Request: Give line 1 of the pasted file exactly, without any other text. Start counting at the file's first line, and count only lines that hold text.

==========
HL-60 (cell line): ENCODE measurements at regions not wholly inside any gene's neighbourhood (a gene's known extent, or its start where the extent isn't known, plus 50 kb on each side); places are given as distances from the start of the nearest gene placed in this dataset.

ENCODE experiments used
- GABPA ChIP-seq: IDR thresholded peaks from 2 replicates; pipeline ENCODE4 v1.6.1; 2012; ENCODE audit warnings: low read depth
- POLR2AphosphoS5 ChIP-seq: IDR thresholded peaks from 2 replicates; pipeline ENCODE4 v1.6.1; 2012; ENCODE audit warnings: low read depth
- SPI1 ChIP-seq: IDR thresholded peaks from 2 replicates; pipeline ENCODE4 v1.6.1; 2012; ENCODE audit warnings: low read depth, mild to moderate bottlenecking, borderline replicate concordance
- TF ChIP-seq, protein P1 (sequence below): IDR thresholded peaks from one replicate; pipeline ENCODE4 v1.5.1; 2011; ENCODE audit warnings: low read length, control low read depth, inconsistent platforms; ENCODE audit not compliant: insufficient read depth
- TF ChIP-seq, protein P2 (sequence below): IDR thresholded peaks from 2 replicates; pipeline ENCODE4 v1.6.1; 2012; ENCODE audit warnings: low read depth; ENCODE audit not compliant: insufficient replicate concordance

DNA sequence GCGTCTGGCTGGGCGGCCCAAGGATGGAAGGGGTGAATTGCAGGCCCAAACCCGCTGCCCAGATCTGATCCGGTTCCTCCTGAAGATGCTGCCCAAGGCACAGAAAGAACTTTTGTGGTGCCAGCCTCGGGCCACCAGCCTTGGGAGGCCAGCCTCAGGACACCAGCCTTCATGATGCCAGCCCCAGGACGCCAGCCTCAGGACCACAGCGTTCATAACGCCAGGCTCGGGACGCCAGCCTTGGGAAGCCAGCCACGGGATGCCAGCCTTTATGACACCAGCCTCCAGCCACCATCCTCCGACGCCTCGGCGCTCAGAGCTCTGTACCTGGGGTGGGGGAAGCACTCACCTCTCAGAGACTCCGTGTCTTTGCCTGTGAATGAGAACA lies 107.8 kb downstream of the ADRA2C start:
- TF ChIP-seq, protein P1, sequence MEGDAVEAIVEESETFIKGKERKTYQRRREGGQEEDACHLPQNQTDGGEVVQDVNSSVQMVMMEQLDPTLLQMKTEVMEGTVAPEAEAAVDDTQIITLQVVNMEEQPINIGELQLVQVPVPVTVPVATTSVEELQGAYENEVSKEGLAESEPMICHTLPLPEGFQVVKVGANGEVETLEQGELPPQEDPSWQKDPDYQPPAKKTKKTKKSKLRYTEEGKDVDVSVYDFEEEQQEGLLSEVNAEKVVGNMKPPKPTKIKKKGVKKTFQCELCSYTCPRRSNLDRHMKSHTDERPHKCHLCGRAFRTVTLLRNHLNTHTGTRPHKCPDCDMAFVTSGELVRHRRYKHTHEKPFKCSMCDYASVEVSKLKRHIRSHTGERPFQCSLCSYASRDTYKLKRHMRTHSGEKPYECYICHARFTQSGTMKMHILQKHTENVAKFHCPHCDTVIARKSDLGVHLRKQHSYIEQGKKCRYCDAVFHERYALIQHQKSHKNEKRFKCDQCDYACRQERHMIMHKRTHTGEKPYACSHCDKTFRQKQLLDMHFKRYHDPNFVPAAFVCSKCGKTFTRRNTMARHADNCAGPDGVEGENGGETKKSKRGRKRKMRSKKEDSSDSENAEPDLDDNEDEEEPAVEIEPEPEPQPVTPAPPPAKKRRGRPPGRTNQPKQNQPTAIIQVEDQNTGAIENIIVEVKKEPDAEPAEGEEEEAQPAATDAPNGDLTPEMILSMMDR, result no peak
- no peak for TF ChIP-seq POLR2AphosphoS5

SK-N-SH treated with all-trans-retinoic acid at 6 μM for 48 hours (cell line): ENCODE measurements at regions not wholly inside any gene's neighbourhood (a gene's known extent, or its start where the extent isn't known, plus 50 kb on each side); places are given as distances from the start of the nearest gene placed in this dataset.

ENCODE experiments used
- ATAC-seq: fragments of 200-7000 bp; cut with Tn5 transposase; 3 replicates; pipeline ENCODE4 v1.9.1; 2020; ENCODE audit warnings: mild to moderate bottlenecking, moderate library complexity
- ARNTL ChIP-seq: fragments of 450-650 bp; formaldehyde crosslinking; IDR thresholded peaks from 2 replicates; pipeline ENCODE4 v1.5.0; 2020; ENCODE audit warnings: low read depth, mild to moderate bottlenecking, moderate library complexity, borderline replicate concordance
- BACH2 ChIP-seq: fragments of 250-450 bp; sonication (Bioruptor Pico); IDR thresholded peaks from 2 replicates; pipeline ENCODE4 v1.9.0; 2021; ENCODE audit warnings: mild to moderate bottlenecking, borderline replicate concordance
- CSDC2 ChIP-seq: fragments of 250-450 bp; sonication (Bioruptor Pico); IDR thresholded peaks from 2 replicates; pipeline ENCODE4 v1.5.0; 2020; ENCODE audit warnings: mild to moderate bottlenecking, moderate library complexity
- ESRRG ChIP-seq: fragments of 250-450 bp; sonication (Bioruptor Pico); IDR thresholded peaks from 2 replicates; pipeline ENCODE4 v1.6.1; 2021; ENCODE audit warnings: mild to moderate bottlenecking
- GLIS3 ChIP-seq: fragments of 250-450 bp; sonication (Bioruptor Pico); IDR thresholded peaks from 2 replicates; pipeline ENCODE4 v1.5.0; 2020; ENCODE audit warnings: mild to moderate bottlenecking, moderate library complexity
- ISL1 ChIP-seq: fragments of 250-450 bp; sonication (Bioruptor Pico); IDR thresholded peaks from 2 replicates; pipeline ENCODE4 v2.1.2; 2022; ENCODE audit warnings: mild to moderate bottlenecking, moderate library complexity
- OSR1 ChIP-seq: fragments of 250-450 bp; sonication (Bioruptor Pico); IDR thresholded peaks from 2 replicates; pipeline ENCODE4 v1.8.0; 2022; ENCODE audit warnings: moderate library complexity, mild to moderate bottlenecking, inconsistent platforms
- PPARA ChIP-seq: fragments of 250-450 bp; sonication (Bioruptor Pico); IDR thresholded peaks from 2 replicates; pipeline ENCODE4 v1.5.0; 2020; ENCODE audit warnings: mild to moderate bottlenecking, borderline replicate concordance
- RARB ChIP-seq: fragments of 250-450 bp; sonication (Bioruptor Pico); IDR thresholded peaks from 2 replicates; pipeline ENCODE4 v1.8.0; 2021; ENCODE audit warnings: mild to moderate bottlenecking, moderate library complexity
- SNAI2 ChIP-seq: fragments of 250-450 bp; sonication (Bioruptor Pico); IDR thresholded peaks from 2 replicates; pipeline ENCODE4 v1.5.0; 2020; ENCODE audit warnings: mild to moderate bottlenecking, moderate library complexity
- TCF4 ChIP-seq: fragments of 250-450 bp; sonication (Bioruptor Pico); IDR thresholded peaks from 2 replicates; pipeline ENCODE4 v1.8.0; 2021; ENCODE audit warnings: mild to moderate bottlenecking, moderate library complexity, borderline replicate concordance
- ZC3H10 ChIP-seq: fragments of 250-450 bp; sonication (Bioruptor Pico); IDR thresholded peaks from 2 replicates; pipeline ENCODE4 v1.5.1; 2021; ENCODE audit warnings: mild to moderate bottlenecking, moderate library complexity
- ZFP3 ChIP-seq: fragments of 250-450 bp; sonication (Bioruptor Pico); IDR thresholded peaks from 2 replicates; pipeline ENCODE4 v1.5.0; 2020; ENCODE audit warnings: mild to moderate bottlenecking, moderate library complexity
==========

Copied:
HL-60 (cell line): ENCODE measurements at regions not wholly inside any gene's neighbourhood (a gene's known extent, or its start where the extent isn't known, plus 50 kb on each side); places are given as distances from the start of the nearest gene placed in this dataset.